You Only Live Twice (1967) – Lewis Gilbert

When I decided to tuck into the literary world of James Bond, and decided to read the original novels, I realised that there I hadn’t covered almost half of the films for the blog, so I figured for every Bond novel I read,I would watch one of the Bond films I haven’t written about before.

So, first up is Sean Connery’s fifth outing as 007, You Only Live Twice, and this has to be one of the most over the top Bonds of Connery’s oeuvre. Goldfinger may have introduced the gadgets, Thunderball may have carried on the tradition beautifully, but this one is just so wrapped up in its own existence in this film that it’s no wonder the spy genre of the time was so overblown.

That’s not to say I don’t like it. It’s one of my favourites and the aerial pull away during the Kobe docks rooftop fight is one of my fave shots in Connery’s Bonds. You Only Live Twice is filled with gadgets, beautiful women, exotic locations, a dangerous melodramatic villain in the persona of Blofeld (Donald Pleasance), and a hidden base in an extinct volcano.

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British secret service agent, 007, James Bond is assigned to Japan to find missing spacecraft, and finds himself confronting the evil plans of Blofeld and SPECTRE. And despite the fact that he is supposed to be a secret agent, his name is known all over the spy world, including his predilection for beautiful women.

Pairing up with the Japanese secret service, led by Tiger Tanaka (Tetsuro Tanba), who has his own ninja training camp and his own spy toys. That doesn’t stop Q (Desmond Llewelyn) from making a welcome appearance with Little Nellie, a one-man gyrocopter.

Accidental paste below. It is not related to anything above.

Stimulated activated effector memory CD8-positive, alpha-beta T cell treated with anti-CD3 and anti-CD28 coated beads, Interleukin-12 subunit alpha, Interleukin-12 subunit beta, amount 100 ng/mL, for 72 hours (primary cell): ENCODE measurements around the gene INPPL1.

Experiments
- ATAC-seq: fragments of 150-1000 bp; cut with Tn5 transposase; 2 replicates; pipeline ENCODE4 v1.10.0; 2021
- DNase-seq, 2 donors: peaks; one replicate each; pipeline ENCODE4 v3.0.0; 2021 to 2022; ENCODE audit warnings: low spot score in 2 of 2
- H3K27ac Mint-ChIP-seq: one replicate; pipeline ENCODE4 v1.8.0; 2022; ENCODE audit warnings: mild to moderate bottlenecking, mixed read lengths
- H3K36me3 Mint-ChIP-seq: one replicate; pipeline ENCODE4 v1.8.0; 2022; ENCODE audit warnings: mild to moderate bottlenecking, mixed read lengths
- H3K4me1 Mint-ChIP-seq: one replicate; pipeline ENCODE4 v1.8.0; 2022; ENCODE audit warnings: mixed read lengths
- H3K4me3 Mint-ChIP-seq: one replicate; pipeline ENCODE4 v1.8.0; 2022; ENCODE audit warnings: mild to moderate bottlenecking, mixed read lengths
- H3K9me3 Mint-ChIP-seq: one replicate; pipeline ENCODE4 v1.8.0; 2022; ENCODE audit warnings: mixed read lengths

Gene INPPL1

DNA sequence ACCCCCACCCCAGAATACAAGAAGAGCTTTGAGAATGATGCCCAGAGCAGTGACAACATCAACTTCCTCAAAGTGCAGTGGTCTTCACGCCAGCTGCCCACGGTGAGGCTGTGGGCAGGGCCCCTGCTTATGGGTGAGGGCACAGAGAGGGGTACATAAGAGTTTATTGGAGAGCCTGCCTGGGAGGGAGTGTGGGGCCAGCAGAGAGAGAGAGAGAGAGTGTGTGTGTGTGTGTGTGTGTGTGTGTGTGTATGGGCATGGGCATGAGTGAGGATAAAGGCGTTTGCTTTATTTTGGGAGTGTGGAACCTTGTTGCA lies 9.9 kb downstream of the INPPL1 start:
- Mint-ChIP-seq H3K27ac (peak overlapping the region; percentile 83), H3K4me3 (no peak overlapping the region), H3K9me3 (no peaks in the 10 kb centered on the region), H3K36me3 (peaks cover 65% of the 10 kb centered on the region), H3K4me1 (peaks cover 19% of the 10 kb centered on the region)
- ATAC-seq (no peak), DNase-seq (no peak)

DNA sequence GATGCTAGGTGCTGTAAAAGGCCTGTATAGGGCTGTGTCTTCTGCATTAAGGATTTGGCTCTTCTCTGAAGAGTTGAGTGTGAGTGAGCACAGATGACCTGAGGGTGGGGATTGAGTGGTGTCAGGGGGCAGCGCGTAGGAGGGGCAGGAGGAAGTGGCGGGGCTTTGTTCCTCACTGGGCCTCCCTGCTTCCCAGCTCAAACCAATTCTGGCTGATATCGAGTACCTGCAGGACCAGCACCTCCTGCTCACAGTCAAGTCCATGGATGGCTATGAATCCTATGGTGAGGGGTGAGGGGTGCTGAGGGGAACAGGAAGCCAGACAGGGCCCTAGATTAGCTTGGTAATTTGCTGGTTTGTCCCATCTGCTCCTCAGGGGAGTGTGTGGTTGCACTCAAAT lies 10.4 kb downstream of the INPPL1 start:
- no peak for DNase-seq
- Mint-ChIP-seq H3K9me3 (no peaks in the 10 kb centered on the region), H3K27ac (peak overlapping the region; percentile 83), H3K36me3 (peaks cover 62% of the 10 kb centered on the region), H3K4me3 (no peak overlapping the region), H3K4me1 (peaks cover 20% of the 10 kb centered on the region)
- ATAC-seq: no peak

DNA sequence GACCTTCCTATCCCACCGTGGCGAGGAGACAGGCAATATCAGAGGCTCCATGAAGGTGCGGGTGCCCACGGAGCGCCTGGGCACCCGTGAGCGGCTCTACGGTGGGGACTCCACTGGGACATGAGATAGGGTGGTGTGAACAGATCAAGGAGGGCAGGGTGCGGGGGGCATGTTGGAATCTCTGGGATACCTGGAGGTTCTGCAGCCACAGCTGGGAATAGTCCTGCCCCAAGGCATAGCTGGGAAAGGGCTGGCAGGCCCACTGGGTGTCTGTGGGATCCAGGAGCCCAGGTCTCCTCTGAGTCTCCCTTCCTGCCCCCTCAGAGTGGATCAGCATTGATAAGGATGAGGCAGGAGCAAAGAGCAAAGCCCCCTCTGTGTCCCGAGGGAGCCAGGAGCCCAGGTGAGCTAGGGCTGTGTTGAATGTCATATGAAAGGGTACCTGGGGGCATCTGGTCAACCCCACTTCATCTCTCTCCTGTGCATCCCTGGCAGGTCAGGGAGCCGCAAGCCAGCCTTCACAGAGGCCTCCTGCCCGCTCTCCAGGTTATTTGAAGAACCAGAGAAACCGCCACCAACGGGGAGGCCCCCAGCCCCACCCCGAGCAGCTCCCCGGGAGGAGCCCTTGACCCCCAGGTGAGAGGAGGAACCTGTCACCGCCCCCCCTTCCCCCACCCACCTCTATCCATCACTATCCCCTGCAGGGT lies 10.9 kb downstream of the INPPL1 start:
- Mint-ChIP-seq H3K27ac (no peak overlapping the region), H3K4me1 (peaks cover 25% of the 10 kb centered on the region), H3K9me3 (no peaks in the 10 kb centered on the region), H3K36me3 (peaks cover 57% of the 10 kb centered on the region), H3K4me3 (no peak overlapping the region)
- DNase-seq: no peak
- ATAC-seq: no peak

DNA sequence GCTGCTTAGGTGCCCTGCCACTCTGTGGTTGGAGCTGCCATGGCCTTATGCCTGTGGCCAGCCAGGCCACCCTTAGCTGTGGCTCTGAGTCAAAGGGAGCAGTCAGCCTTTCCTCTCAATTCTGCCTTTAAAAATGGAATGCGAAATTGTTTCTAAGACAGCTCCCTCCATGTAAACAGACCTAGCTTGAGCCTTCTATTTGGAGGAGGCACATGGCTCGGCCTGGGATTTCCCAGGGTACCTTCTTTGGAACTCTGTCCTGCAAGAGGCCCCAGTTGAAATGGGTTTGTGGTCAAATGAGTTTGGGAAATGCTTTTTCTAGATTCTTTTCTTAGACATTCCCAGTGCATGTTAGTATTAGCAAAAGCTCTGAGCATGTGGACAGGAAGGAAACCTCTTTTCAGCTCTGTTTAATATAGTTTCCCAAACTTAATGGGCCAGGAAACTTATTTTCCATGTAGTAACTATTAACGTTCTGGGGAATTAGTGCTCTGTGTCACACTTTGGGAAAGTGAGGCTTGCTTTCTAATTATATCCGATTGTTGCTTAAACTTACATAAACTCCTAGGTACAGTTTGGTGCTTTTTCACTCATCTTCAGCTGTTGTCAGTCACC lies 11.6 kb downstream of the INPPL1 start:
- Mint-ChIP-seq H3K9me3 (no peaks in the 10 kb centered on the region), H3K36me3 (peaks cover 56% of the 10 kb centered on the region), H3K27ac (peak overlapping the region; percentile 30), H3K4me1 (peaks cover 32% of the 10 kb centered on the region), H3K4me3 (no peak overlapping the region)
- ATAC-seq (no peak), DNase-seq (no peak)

John Barry delivers a solid score, with a theme song crooned by Nancy Sinatra, and Connery moves through the story with an unflappable ease. It was during production of this film that he decided not to return to the role again, and a desperate casting began for the next 007.

The film itself is still solid popcorn entertainment, and while the tongue isn’t quite in cheek yet, it’s well on its way.

There’s some casting in this film that will come back to ruin continuity later in the series, though that is something the early Bond films didn’t really sweat. Charles Gray makes an appearance in this film as Henderson, a British agent in Japan, all well and good… until Gray is cast as Blofeld in Diamonds Are Forever. Then there’s character actor Shane Rimmer who pops up in both Connery and Roger Moore Bonds as a variety of characters.

Still, this was back before such things mattered, and 007 was just intent on giving us a good time at the movies, and Connery was just so cool!

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